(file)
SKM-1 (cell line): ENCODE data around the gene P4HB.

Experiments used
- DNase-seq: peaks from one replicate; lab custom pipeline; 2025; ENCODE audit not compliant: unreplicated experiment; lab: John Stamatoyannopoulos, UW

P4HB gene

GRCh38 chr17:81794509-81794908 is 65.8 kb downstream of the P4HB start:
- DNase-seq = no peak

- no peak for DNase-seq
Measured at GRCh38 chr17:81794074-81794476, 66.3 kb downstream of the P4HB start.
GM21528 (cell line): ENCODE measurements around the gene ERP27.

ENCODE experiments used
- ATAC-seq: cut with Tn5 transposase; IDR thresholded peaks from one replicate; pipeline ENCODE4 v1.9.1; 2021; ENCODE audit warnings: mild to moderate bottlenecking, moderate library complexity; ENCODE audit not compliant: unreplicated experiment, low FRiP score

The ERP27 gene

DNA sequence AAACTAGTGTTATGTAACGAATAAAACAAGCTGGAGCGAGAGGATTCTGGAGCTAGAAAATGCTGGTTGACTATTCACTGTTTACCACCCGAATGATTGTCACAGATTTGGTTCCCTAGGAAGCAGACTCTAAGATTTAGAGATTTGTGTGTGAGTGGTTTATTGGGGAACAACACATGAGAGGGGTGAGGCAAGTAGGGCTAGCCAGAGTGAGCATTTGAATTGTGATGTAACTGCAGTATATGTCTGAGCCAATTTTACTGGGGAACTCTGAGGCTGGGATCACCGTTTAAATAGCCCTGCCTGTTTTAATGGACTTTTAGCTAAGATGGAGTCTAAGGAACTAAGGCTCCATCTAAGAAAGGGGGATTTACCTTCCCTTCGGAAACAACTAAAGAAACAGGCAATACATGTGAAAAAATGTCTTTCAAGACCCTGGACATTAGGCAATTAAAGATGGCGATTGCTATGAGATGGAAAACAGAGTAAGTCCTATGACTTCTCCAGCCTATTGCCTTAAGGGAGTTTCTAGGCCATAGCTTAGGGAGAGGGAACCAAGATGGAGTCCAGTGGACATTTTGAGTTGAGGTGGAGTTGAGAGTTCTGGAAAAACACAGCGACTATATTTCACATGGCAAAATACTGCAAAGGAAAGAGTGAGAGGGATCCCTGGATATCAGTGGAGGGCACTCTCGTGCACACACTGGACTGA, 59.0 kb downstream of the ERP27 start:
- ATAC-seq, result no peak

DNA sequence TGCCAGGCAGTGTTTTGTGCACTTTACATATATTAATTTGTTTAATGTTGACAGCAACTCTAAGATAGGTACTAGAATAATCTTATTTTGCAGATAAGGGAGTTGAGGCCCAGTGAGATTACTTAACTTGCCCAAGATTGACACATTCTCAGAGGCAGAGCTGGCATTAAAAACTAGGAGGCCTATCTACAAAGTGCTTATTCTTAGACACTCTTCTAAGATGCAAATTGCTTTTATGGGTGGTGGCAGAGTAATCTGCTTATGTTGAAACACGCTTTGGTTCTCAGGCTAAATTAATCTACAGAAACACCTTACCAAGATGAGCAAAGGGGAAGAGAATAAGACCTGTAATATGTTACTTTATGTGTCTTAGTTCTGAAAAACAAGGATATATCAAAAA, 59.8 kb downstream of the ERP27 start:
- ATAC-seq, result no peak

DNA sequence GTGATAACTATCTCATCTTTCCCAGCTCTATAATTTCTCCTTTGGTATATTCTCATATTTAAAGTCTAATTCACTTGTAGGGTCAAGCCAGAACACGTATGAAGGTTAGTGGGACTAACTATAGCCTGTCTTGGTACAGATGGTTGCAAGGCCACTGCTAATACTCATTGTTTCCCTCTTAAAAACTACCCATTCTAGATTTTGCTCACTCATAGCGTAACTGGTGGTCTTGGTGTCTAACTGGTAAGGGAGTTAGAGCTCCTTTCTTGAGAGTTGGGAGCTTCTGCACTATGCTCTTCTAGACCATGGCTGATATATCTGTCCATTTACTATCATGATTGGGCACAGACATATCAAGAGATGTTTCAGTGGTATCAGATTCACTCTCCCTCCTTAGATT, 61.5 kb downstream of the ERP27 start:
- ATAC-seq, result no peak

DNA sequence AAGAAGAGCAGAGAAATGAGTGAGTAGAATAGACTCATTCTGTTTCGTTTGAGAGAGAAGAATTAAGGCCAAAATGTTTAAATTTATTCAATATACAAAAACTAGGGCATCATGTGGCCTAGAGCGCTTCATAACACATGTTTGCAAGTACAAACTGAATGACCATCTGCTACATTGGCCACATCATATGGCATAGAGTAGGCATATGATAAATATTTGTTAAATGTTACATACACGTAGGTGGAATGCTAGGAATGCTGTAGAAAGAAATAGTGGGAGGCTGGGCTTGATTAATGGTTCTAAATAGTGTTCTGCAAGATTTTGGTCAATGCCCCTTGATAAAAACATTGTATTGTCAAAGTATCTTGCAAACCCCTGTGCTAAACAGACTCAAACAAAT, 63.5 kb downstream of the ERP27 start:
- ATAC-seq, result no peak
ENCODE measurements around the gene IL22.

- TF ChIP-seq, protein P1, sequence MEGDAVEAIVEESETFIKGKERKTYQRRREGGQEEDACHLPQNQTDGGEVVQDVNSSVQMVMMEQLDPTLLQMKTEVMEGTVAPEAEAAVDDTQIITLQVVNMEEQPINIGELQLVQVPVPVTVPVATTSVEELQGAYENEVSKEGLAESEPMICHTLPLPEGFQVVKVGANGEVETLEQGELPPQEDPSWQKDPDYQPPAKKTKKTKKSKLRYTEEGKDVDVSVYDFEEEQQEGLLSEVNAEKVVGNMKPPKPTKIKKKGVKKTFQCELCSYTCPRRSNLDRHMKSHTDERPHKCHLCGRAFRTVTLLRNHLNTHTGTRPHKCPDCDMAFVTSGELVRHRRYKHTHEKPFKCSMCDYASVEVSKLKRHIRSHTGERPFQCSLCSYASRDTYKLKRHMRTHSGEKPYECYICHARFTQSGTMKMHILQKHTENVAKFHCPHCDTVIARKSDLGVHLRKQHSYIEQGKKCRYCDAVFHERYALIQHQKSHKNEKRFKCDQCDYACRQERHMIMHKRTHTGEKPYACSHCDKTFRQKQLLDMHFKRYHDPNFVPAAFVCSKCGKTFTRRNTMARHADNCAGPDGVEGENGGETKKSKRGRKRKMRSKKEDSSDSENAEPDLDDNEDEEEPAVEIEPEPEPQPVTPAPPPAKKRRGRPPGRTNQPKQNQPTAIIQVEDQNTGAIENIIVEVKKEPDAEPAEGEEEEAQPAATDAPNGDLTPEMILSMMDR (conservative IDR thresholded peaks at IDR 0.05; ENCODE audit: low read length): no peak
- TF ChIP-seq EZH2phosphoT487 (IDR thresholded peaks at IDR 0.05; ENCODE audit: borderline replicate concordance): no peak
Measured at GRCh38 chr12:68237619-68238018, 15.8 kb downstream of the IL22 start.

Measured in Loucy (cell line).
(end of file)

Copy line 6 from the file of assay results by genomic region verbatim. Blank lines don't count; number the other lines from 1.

- DNase-seq = no peak